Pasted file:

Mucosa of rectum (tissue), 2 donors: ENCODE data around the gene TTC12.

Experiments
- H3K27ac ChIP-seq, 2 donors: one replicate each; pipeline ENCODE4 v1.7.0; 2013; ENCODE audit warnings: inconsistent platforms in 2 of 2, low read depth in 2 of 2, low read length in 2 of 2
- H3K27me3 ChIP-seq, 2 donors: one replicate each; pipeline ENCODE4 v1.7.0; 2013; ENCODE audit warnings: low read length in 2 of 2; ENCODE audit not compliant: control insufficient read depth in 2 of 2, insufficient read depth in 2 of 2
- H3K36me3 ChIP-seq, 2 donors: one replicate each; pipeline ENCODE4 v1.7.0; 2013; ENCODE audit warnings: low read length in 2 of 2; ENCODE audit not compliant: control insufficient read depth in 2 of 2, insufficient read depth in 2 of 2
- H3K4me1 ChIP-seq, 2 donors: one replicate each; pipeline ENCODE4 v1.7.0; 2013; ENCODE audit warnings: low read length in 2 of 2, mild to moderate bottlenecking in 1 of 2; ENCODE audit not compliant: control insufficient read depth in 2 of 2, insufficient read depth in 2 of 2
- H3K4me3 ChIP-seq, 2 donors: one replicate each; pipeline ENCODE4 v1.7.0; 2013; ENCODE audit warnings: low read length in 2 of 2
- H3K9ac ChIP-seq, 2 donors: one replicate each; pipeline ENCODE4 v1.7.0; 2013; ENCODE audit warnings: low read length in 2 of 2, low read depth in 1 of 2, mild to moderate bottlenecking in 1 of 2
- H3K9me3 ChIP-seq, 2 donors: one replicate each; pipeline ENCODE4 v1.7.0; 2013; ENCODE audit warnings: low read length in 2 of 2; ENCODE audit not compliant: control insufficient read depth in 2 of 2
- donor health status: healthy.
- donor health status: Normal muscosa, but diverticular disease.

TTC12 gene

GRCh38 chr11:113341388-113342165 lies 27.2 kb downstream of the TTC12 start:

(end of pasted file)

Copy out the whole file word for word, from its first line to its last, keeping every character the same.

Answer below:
Mucosa of rectum (tissue), 2 donors: ENCODE data around the gene TTC12.

Experiments
- H3K27ac ChIP-seq, 2 donors: one replicate each; pipeline ENCODE4 v1.7.0; 2013; ENCODE audit warnings: inconsistent platforms in 2 of 2, low read depth in 2 of 2, low read length in 2 of 2
- H3K27me3 ChIP-seq, 2 donors: one replicate each; pipeline ENCODE4 v1.7.0; 2013; ENCODE audit warnings: low read length in 2 of 2; ENCODE audit not compliant: control insufficient read depth in 2 of 2, insufficient read depth in 2 of 2
- H3K36me3 ChIP-seq, 2 donors: one replicate each; pipeline ENCODE4 v1.7.0; 2013; ENCODE audit warnings: low read length in 2 of 2; ENCODE audit not compliant: control insufficient read depth in 2 of 2, insufficient read depth in 2 of 2
- H3K4me1 ChIP-seq, 2 donors: one replicate each; pipeline ENCODE4 v1.7.0; 2013; ENCODE audit warnings: low read length in 2 of 2, mild to moderate bottlenecking in 1 of 2; ENCODE audit not compliant: control insufficient read depth in 2 of 2, insufficient read depth in 2 of 2
- H3K4me3 ChIP-seq, 2 donors: one replicate each; pipeline ENCODE4 v1.7.0; 2013; ENCODE audit warnings: low read length in 2 of 2
- H3K9ac ChIP-seq, 2 donors: one replicate each; pipeline ENCODE4 v1.7.0; 2013; ENCODE audit warnings: low read length in 2 of 2, low read depth in 1 of 2, mild to moderate bottlenecking in 1 of 2
- H3K9me3 ChIP-seq, 2 donors: one replicate each; pipeline ENCODE4 v1.7.0; 2013; ENCODE audit warnings: low read length in 2 of 2; ENCODE audit not compliant: control insufficient read depth in 2 of 2
- donor health status: healthy.
- donor health status: Normal muscosa, but diverticular disease.

TTC12 gene

GRCh38 chr11:113341388-113342165 lies 27.2 kb downstream of the TTC12 start: